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The sounds of Iran

Celebrating the anniversary of the Iranian Revolution, a group of Iranian classical musicians, Kook Band, held a number of concerts in Pakistan last week

The sounds of Iran

Over the years, the cultural interaction between the Iranians and Pakistanis have not been on the level that it should have been — for Iran and Pakistan have so much in common, particularly in fields of painting, literature and music. It almost builds up to being a case of shared heritage.

Some exchanges do take place on the state level, particularly on the anniversary of the Iranian Revolution — as did the one by the group of classical musicians, Kook Band, which held a number of concerts in Pakistan last week.

It appears that since the revolution the classical forms have made some kind of resurgence. It must be noted that music or musicology (elm e musighy) as a branch of mathematics was always held in high esteem in Iran as opposed to the music performance which has had an uneasy and often acrimonious relationship with religious authorities.

Syed Ali Saifi is the leader of this group. He took music lessons from the renowned ustads like Muhammed Raza Lutfi, Hussain Aleez Ada, Mohsin Nafar and Masood Sha’aari. He specialises in playing the taar and sehtaar. He has also been composing music for theatre in Iran. Zaman Khairi is a bansuri player and besides playing and holding concerts has been teaching music. His ustads have been Darush Talai, Masood Sha’aari, Hameed Raza Noor Buksh and Mohsin Nafar. Saeed Jalalean has been trained in music by Daarush Zargari and Ustad Bahimian.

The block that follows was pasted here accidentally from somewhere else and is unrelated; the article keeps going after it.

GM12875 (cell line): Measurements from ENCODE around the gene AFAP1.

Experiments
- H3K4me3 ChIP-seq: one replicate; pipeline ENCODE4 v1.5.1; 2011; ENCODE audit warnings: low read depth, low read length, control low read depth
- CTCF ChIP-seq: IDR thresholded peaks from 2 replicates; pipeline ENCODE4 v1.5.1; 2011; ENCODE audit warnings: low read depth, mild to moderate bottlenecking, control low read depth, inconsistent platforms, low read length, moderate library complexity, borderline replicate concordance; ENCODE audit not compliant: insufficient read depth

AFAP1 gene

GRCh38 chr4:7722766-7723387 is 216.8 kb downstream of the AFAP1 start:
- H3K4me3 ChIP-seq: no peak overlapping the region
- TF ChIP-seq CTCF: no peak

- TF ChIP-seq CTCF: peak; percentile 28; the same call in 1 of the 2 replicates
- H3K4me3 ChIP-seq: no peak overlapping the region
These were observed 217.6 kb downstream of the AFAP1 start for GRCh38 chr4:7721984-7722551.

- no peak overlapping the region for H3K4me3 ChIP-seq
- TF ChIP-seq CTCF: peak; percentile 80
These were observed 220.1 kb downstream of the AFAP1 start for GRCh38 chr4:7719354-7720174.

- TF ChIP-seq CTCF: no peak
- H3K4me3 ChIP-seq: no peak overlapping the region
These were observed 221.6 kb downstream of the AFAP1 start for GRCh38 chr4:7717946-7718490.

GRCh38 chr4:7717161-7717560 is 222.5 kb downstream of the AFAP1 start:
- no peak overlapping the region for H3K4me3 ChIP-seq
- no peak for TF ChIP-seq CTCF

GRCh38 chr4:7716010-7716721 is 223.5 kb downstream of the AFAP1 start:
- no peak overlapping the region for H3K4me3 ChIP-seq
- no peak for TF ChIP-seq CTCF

Ameer Pervaiz Ahmadi is a percussionist specialising in tombak, daf, and has been a shagird of Haadi Zabeehi, Saeed Jalaalean, Behman Rajbi  Farsheed Haqiqi, Hasan Zaiee, Ustad Fareed Udulhi and Ustad Razabandi. Muhammed Baqar Zainali plays the barbad, and has been the shagird of Sayamiq Aqaai, Majeed Kayani, Farshaad Tawakali, Shaharyaar Jamshedi and Ali Akbar Shikaarchi, while Ameer Mardana, who also provides the vocals has been the shagird of Fawad Ataae, Abdur Raza Saddiq, Nasrullah Nasehpur, Muhammed Raza Shajareaan, Kiwaan Saqit and Muhammed Zulnoori.

Over the years, the cultural interaction between the Iranians and Pakistanis have not been on the level that it should have been — for Iran and Pakistan have so much in common, particularly in fields of painting, literature and music. It almost builds up to being a case of shared heritage.

One does not know much about the development of music in Iran in the past three decades, its role in society and the institutions that have been set up for training and propagation. But, it appears from the information provided that there are institutions that impart training to musicians. All members of the group have been to institutions, and been shagirds of common ustads or ustads that they share, which implies that they have been trained in institutions or groups, and not individually on one-to-one basis — as has been the wont in our tradition. And that has been the real success model of music pedagogy.

It also appears from the same source that they travel a lot, displaying their talent abroad, mostly in Central Asian and European regions.